Using one teabag per cup, pour boiling water over the tea bag.  Make sure to allow the tea bag to steep for 3 minutes.  That is the time needed to get the rich colour, flavour, and benefits of nettle tea.  If you are making tea in a pot, we found that using 1 teabag per 2 cups of desired tea was fine.  We then allowed the tea to steep for 5 minutes.  Those 5 minutes made the tea taste quite good.

While the tea steeped, we could smell green tea.  Oddly, it was similar in smell and taste to green tea, but the ingredient list did not contain any.  In fact, we looked at the ingredients listed, and the only ingredient is nettle leaves.  That was good to read that this particular tea was made from the actual nettle that we wanted.

When we looked online for some information, we found so many sources for nettle tea and dried nettle leaves, we were fascinated and talked about growing a patch of stinging nettle so we could dry our own leaves.  That is a while away, so we can just purchase the tea for now.  You can conduct your own search to find out the specific research you want on nettle tea, for us t is about fasting appropriate, taste, and authenticity.

Once we started drinking this tea, it had a light, fresh flavour that took Husband's mind to his Yiayia Panagiota.  For Wife, it was a light and refreshing cups of tea that will "ale you feel better."  And, even though it smelled like green tea, it tasted more like something that would be good for us.  It is a great thing to have access to a store that carries this tea so we don't have to go and try to pick the leaves!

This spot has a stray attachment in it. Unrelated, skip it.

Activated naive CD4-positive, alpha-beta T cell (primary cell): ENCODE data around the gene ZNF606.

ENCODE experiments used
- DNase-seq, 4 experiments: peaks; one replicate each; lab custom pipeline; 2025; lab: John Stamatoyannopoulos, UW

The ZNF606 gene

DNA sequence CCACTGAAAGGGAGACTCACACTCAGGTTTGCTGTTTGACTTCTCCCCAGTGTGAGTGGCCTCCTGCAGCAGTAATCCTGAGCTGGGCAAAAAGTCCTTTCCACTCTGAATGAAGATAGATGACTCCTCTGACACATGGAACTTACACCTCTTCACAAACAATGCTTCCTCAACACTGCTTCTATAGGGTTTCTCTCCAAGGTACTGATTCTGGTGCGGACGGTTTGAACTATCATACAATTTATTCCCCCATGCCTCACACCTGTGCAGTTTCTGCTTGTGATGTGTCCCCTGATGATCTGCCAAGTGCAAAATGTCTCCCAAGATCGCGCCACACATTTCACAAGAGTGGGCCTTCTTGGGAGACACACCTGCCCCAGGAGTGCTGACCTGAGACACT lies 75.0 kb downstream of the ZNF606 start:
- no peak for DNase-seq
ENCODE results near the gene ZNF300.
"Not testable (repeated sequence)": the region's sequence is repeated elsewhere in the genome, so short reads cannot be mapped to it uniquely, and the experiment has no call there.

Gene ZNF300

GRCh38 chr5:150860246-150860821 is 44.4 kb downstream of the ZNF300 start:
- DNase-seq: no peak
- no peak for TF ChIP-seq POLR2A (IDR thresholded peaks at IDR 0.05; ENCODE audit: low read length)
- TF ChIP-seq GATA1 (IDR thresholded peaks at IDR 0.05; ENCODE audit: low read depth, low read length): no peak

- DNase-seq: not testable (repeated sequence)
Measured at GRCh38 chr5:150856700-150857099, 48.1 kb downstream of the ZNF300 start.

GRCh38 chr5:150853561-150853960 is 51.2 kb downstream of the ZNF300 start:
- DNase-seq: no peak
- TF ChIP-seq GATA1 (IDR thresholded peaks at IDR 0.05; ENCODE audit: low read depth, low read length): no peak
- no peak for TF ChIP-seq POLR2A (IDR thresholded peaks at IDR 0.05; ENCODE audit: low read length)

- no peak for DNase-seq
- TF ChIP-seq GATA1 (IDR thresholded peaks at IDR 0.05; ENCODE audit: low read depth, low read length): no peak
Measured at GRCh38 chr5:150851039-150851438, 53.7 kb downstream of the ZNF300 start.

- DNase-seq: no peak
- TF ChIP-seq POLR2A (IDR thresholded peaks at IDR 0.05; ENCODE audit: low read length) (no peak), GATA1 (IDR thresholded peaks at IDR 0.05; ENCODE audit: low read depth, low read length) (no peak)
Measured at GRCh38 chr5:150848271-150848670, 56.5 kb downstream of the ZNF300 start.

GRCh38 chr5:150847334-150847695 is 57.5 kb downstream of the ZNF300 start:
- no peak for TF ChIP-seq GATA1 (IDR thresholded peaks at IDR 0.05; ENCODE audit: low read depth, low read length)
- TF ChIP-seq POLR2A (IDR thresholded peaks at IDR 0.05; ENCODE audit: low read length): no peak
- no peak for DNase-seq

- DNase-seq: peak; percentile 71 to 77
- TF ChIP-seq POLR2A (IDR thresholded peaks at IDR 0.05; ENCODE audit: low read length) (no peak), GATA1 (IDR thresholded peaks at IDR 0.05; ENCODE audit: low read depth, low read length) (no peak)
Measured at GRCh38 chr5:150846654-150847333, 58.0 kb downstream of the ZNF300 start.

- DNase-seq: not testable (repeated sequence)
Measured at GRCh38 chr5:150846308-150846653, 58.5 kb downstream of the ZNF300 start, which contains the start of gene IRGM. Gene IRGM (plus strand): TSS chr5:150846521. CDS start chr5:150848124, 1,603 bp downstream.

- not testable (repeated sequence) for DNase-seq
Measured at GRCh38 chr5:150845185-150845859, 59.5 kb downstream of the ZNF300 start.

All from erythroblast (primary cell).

P.S. We have started to grow seedlings of the stinging nettles from seeds purchased from the excellent  herb company Richter's Herbs (in the town of Goodwood, about 40 minutes north of Toronto). We hope we have good results growing our own stinging nettle plants for harvesting.

“An angel fell from Heaven without any other passion except pride, and so we may ask whether it is possible to ascend to Heaven by humility alone, without any other of the virtues.”